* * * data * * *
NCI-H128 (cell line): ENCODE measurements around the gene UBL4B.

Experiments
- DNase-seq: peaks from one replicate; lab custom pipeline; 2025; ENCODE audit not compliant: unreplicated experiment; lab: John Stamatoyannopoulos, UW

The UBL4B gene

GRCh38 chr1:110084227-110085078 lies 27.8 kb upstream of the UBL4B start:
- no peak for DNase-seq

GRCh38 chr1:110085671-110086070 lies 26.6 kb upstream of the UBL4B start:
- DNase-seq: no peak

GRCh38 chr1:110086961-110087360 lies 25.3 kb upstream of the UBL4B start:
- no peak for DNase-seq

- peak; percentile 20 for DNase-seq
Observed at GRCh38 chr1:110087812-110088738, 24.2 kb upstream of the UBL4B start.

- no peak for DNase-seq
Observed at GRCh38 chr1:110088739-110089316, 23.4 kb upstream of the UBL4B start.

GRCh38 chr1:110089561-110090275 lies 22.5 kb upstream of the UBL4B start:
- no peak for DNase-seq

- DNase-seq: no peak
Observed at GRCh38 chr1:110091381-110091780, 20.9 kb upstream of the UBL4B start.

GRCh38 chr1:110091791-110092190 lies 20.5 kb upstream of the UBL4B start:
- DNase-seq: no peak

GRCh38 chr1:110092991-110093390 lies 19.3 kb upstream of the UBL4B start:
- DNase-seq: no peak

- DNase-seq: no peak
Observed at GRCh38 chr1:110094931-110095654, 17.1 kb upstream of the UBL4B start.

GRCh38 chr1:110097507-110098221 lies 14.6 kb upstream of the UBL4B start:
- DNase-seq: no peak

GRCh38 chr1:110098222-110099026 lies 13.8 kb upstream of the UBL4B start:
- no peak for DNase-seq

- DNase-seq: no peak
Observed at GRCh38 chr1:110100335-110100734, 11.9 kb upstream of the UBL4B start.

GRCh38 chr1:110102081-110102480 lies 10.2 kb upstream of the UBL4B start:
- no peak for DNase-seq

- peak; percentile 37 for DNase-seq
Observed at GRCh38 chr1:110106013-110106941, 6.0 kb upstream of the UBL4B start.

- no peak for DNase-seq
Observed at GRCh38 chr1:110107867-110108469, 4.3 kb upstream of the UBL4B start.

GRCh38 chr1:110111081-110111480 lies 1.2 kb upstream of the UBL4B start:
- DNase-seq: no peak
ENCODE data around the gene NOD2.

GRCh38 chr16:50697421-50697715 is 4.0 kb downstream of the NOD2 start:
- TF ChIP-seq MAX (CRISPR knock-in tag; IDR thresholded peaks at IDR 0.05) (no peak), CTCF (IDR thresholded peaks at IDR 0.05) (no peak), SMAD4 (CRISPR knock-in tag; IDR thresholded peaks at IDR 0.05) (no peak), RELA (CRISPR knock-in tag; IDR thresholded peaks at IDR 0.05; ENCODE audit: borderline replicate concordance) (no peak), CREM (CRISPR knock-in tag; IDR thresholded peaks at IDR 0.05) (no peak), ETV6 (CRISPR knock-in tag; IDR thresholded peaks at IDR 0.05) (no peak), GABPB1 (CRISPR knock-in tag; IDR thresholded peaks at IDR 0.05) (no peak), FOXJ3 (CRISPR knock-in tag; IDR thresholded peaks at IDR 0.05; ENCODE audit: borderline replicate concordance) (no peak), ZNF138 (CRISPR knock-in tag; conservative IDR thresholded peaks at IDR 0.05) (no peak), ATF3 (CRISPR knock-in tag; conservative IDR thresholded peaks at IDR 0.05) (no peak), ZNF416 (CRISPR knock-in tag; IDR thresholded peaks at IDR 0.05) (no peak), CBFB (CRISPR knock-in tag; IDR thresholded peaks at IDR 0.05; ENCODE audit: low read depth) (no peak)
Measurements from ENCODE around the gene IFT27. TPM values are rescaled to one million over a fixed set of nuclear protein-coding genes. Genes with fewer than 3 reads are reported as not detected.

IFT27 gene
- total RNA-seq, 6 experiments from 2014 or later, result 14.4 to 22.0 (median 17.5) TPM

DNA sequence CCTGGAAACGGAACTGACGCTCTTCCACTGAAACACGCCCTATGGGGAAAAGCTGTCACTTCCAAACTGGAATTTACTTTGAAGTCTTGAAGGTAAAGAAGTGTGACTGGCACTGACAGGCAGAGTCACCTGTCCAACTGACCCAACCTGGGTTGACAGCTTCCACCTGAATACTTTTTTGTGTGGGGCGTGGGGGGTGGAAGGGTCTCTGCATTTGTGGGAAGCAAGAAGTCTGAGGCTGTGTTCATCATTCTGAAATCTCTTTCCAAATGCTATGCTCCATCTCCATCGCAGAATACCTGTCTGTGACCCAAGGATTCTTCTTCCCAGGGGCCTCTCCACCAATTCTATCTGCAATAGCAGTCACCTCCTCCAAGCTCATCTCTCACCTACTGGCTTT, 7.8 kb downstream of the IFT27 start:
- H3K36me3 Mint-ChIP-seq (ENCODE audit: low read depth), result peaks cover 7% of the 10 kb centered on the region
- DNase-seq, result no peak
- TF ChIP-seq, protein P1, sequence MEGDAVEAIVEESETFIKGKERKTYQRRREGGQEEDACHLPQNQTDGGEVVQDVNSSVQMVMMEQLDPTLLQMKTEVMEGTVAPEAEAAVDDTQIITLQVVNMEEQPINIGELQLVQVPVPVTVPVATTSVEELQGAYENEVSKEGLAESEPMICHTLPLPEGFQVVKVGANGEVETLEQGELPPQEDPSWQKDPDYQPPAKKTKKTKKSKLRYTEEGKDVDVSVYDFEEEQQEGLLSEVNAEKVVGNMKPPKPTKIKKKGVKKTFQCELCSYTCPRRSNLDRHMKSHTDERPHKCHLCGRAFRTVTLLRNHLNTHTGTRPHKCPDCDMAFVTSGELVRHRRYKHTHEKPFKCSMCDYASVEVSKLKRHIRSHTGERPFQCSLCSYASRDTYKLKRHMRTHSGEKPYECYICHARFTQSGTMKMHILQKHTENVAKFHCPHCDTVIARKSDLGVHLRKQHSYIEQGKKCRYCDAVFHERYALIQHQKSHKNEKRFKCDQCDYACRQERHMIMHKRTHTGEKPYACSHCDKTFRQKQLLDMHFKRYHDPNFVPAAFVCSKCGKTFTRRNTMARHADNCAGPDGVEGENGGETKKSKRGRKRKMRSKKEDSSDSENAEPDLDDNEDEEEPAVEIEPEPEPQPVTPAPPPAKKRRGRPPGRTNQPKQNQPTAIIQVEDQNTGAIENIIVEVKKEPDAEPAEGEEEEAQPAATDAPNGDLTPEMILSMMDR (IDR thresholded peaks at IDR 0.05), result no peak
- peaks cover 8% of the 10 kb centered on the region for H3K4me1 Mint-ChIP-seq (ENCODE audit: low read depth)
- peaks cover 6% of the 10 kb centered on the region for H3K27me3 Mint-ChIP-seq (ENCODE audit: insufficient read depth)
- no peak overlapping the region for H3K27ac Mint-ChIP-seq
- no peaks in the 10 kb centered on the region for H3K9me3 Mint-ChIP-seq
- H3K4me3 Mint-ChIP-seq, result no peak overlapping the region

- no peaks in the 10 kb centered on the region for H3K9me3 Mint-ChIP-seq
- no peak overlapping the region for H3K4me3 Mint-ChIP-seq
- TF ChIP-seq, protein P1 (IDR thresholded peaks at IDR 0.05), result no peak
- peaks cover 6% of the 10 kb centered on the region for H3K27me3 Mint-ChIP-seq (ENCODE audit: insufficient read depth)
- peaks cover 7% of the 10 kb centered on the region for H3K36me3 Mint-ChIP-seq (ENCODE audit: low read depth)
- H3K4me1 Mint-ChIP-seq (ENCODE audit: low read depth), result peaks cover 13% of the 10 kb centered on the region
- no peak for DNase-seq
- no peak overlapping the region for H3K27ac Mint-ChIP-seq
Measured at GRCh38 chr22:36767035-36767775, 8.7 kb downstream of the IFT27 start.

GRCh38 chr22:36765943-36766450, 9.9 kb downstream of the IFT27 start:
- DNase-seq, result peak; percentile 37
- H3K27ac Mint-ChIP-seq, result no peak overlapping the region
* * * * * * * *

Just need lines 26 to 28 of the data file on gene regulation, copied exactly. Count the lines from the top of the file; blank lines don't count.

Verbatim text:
- DNase-seq: no peak

GRCh38 chr1:110098222-110099026 lies 13.8 kb upstream of the UBL4B start:
- no peak for DNase-seq